“The standard Harley store over the last 20 years was probably more like a 50’s diner than anything else—it was the look that got used a lot. The Harley architects wanted to design a store that had—because they were going to black so many things out and make the product the star, they needed to basically find ways to find ways to warm up the space,” noted Wheelihan. “So in our case they ended up using the maple to bring warmth into the store. Because other than that, it would be all chrome and metal and steel and blacked out – it was just too much. So even in places where we didn’t use graphics, we still folded the maple in behind the fixtures and so forth to bring uniformity to it.”

Finally, a large-format mural in the store presented a unique set of customization challenges for the manufacturer. By modifying grainy, faded, irregularly-sized photographs, the supplier was able to create impressive, oversized pieces of artwork onto new panel products for the design team that captured the essence of the client’s brand.

And while the aesthetics played an important role, Wheelihan says they could not be happier with the performance of the 3DL panels and tiles they chose for their store renovation.

 “[3DL’s] have been more durable,” said Wheelihan. “We had an event recently, and we had over 8,000 people, and nothing is worse for the wear. We’re a very high traffic environment. With our parts facility next door, we’re constantly throwing very, very large events because we have the capability, which is a little bit unique for a Harley Store to have that kind of facility. And the stuff has held up tremendously. If you get a good installer, the product is never the problem,” he adds.

“We had used an installer in a previous remodel—this is the fourth remodel in 16 years. And that’s the other thing that’s important because the product makes it very easy to go back at and freshen your look because the product not only holds up, but it comes back away easily. So it makes another remodel very easy to change out materials, to change out graphics. We wanted to make the ceiling disappear, so we blacked out the ceiling. We wanted to take away anything that drew your eye up. The store turned out great. Your eye now goes to the motorcycle, to the parts, to the motor clothes.”

Village Cinema Crown Casino. Similarly, Australian designer Stephen Tieppo of Red Design found 3D panels to be the perfect solution for the refurbishment of Village Cinema Crown Casino in Melbourne. While Tieppo’s goal was to maximize the impact of the renovation, “our options were limited because the client wanted to give the space a new identity without undertaking massive structural changes or change in volume,” he noted.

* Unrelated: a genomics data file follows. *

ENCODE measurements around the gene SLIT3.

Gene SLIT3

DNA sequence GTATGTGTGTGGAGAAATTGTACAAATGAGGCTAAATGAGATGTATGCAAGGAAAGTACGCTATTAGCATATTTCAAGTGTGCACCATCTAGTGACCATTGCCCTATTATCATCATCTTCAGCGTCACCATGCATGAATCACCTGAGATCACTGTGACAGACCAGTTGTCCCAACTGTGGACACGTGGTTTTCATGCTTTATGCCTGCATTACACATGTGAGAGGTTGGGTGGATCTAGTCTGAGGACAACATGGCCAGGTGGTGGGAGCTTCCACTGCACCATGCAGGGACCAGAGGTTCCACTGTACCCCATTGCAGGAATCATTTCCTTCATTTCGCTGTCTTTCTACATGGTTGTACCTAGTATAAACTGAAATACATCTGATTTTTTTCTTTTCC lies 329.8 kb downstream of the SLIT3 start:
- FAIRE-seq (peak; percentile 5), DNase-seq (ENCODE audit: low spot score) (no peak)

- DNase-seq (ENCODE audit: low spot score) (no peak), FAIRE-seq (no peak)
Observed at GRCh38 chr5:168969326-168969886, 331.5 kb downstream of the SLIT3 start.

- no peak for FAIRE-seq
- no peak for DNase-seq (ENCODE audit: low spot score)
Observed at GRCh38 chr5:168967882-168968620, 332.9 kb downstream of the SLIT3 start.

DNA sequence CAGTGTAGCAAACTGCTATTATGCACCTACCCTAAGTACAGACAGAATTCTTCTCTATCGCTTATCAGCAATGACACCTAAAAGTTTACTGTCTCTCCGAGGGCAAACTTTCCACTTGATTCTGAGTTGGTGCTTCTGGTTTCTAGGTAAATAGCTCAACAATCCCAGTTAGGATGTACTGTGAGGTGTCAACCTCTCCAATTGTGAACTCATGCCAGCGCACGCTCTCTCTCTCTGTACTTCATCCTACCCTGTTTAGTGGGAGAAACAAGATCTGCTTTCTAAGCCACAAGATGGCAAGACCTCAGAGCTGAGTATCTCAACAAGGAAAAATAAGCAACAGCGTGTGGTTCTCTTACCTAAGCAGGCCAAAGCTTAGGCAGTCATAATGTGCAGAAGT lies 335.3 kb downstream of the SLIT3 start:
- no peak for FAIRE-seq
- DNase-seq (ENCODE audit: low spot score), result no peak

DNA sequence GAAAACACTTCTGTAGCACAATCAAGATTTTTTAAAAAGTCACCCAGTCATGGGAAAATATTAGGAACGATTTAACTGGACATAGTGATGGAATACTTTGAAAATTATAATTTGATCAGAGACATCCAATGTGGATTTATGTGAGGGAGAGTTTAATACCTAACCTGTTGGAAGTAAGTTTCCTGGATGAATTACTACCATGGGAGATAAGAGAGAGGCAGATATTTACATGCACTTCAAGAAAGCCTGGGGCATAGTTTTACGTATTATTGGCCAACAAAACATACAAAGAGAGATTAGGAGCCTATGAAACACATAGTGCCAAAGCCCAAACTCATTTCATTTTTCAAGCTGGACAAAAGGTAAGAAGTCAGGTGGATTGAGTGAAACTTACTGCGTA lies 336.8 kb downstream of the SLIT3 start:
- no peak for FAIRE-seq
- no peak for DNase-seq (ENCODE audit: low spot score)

As a result, the design team at Red looked for a product that had depth and reflection, and that could be installed while the cinema was still operating during the course of the six-week remodeling. Although the builder was unfamiliar with the 3D cladding product that was installed over existing walls, the design team found that the panels provided all the performance characteristics they were looking for while being very easy to use.

“The diamond pattern was an extension of what we achieved with the main wall, where we introduced the diamond geometry to work with the existing air vents,” recalled Tieppo. “The wall was already angled—a product of the 90s, I imagine—so we worked with those angles and the diamond pattern was born. It was a great result and very well executed by the joiners,” he added.

Ham’s Restaurant. Ham’s restaurants first opened its doors in 1935 and quickly became a staple in many North Carolina and Virginia communites, providing great food and fun times for the entire family.  Today, Ham’s has remained true to that vision while also serving up an expanded menu featuring delicious food from bison burgers to fish tacos as well as local craft beers and monthly drink specials.

When Rocky Scarfone first bought Hams franchise in 2010, he had a clear vision in mind—keep the original family fun environment while creating a memorable and recognizable brand.  With several locations established and more on the way, Scarfone knew that keeping the interior design consistent was key to acheiving this goal.

Scarfone had a very specific design idea—he wanted something more than just plain paint on the walls, but needed a product that would easily translate into many locations.  “We were looking to wrap columns and use it on curved walls, but I didn’t want it to be flat, I wanted something three-dimensional,” said Scarfone.

The material he chose also had to hold up to a busy restaurant environment. With all the guests and wait staff bumping into walls, as well as food and drink spills, the substrate had to be extremely durable and easy to clean.  So when Scarfone began remodeling the Ham’s location on High Point Rd. in Greensboro, North Carolina, he approached a leading decorative laminate manufacturer to help find a suitable material that would meet all his needs.

After researching available laminated products, Scarfone decided to select a three-dimensional, thermoplastic laminate, perfect for withstanding the high traffic present in a restaurant.  He chose two different patterns in copper and black colors to complete his vision.  The products he specified are made from 40-50 percent pre-consumer recycled material and contributed credits in the LEED 2009 Materials and Resources and Indoor Environmental Quality categories as an added bonus.

Scarfone recalled, “We started using it on High Point Road, and we liked it so much that I knew this was what our brand was going to look like. It’s our new look.”

As Ham’s new look, the same two products were utilized when remodeling older locations and when opening new ones. In the new spaces, Scarfone was able to incorporate more and more 3DL panels and tiles. In Downtown Greensboro, these attractive and unique products adorn long, curved walls, window breaks, the bar front, door fronts, and even the hostess stand.

In nearby Winston-Salem, the design started with bare walls and floors.  Starting from scratch allowed the 3DL panels to become the main wall and surface treatment throughout the design.  In addition, a new a high pressure laminate with a thin, real metal surface, was selected as a backsplash at beer stations.